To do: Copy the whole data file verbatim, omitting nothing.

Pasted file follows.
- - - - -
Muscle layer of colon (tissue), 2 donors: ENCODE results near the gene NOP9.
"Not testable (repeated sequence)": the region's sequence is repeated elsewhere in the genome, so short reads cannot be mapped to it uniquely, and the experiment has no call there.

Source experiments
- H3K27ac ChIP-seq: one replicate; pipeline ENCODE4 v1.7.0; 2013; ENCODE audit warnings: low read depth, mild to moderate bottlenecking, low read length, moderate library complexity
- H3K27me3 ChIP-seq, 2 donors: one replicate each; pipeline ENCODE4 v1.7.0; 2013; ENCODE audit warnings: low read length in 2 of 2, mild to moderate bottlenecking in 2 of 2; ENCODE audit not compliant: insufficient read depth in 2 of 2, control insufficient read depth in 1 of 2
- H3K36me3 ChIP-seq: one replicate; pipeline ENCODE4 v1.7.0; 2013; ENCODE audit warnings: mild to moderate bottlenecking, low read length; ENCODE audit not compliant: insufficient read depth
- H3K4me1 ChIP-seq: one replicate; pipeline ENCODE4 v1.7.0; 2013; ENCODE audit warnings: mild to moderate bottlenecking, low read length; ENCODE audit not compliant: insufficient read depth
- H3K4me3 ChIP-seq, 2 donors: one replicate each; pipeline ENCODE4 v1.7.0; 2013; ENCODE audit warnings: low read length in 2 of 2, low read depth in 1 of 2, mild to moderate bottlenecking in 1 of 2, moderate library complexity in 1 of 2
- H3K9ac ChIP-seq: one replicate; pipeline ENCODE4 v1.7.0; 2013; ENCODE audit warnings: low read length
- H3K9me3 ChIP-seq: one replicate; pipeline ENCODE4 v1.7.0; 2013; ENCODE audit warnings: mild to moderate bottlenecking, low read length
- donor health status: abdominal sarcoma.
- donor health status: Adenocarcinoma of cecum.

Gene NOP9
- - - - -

Muscle layer of colon (tissue), 2 donors: ENCODE results near the gene NOP9.
"Not testable (repeated sequence)": the region's sequence is repeated elsewhere in the genome, so short reads cannot be mapped to it uniquely, and the experiment has no call there.

Source experiments
- H3K27ac ChIP-seq: one replicate; pipeline ENCODE4 v1.7.0; 2013; ENCODE audit warnings: low read depth, mild to moderate bottlenecking, low read length, moderate library complexity
- H3K27me3 ChIP-seq, 2 donors: one replicate each; pipeline ENCODE4 v1.7.0; 2013; ENCODE audit warnings: low read length in 2 of 2, mild to moderate bottlenecking in 2 of 2; ENCODE audit not compliant: insufficient read depth in 2 of 2, control insufficient read depth in 1 of 2
- H3K36me3 ChIP-seq: one replicate; pipeline ENCODE4 v1.7.0; 2013; ENCODE audit warnings: mild to moderate bottlenecking, low read length; ENCODE audit not compliant: insufficient read depth
- H3K4me1 ChIP-seq: one replicate; pipeline ENCODE4 v1.7.0; 2013; ENCODE audit warnings: mild to moderate bottlenecking, low read length; ENCODE audit not compliant: insufficient read depth
- H3K4me3 ChIP-seq, 2 donors: one replicate each; pipeline ENCODE4 v1.7.0; 2013; ENCODE audit warnings: low read length in 2 of 2, low read depth in 1 of 2, mild to moderate bottlenecking in 1 of 2, moderate library complexity in 1 of 2
- H3K9ac ChIP-seq: one replicate; pipeline ENCODE4 v1.7.0; 2013; ENCODE audit warnings: low read length
- H3K9me3 ChIP-seq: one replicate; pipeline ENCODE4 v1.7.0; 2013; ENCODE audit warnings: mild to moderate bottlenecking, low read length
- donor health status: abdominal sarcoma.
- donor health status: Adenocarcinoma of cecum.

Gene NOP9